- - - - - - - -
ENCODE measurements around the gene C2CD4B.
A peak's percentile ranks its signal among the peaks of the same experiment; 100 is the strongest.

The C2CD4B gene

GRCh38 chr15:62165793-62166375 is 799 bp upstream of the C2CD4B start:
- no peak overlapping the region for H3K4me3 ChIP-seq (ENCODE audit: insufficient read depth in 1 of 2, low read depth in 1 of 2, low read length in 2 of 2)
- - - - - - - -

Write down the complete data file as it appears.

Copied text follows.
ENCODE measurements around the gene C2CD4B.
A peak's percentile ranks its signal among the peaks of the same experiment; 100 is the strongest.

The C2CD4B gene

GRCh38 chr15:62165793-62166375 is 799 bp upstream of the C2CD4B start:
- no peak overlapping the region for H3K4me3 ChIP-seq (ENCODE audit: insufficient read depth in 1 of 2, low read depth in 1 of 2, low read length in 2 of 2)